Sir Stelios announced that they would be reading out the names of the people who had won the £10 000 first and then the final name would get the £30 000 and make a speech. I took another sip of my prosecco. Good thing I wasn’t going to win, I hadn’t worked out what I might say. The names were read out one by one, and at the moment when there were two people left, I still hadn’t been called. I was holding my breath… and then there was only one name left. It was mine. I’d won – Mental Snapp had won!
Wow. What a moment. I stood on stage with my giant cheque and I couldn’t stop smiling. Sir Stelios said some very kind words about the importance of mental health and the innovation that Mental Snapp represents. And then I stepped forward and made a speech with the first thing that came to my head. The video of it is here – it’s a nice little speech I think, and I got drowned by applause, which was an incredible experience. In it, I thank the disability movement for showing me that it’s what you can do, not what you can’t. And I thank Sir Stelios for showing me how supportive dads can be. And I also thank him for saying at the start of the evening to keep it short and sweet and not to keep people from the bar.
That’s it. That’s my speech. It’s less than a minute. But of course it doesn’t say it all. What I should’ve said is longer, and people would have had to wait for their drinks. I should’ve named Eric, and Iona, who were there supporting me and putting in so much hard work into making Mental Snapp a success. I should’ve given the nod to my family, who’d picked me up on that Sunday afternoon. I should’ve paid tribute to my mum, who supported me on the day of her birthday celebration. And, most importantly, I should’ve thanked my husband and co founder, Tex Dunstan, for the positive belief that he puts into Mental Snapp everyday and the business acumen he contributes. And for looking after our son that night. Hindsight is a perfect thing. It wasn’t a perfect speech.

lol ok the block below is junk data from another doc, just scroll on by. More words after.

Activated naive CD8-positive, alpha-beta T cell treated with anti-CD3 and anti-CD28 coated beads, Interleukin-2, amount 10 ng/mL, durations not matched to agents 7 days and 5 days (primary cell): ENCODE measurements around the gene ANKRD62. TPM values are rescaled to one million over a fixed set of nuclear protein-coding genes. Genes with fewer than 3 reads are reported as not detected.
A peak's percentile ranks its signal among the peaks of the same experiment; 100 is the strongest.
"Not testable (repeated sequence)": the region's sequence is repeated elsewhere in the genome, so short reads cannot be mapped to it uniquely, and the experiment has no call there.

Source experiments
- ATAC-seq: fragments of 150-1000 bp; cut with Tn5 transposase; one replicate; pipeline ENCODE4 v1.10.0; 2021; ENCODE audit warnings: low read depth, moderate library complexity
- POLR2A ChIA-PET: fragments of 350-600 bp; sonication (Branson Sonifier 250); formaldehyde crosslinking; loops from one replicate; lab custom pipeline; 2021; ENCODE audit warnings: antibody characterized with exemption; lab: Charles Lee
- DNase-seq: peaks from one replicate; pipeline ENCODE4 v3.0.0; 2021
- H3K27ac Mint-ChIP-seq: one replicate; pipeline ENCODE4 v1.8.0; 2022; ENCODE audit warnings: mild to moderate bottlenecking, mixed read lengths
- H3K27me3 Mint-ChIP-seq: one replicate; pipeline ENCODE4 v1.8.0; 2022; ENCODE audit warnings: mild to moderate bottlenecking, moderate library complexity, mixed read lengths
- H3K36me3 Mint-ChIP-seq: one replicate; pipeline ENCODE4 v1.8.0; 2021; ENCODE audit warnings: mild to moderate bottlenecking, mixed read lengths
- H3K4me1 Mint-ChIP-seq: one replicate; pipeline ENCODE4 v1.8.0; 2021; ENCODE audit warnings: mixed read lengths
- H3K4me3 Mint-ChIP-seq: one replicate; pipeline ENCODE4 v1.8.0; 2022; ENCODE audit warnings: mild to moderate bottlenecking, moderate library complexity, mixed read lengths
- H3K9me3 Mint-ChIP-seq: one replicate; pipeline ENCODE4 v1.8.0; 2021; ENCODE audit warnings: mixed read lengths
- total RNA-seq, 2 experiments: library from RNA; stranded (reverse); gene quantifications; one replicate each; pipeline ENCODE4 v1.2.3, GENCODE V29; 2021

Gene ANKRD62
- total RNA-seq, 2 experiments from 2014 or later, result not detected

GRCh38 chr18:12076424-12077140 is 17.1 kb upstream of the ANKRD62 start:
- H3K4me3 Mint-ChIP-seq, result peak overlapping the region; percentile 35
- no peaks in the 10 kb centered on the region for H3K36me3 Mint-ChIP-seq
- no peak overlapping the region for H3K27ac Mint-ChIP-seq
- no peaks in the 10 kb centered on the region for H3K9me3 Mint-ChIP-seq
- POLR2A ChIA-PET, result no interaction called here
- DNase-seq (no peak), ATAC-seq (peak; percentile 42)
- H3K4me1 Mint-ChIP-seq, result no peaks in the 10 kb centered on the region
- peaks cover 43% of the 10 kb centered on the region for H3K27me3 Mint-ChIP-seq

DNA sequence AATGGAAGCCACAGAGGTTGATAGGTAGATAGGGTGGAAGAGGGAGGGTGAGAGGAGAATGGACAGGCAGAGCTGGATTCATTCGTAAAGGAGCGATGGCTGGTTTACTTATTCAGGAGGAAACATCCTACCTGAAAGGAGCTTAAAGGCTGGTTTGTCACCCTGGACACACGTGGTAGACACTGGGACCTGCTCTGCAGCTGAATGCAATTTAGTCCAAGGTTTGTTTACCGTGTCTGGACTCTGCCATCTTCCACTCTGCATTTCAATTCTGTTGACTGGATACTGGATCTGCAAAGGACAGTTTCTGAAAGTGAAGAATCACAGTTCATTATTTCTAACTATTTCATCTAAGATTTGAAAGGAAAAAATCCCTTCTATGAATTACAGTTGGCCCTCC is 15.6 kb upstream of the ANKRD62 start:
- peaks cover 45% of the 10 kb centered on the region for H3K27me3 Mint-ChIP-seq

I think in my defence I was a bit overcome with the award and the implications of it. This award is going to open a lot of doors for us. I’ve blogged elsewhere about Sir Stelios and his ability in and understanding of mass markets. He emphasised to me as we held the giant cheque together and the camera flashes popped that he wants to see us go out at as low a price point as possible – and really reach lots of people. With the profile that we’re gaining, I think we can. I’m looking forward to the next steps – there’s press and publicity to do for this, and there’s our relaunch in January.
If you want to be part of testing and consulting on an app that has the potential to change the way that we think about mental health and ourselves – through the power of video diaries – let me know. Our users say they feel kinder to themselves as a result of telling their story. Let’s spread that kindness to a wide audience of the many people affected by mental health. If you want to test or consult or be part of our community, email me on firstname.lastname@example.org. I look forward to hearing from you – and to continuing the journey to mental health, kindness and opening up possibilities together.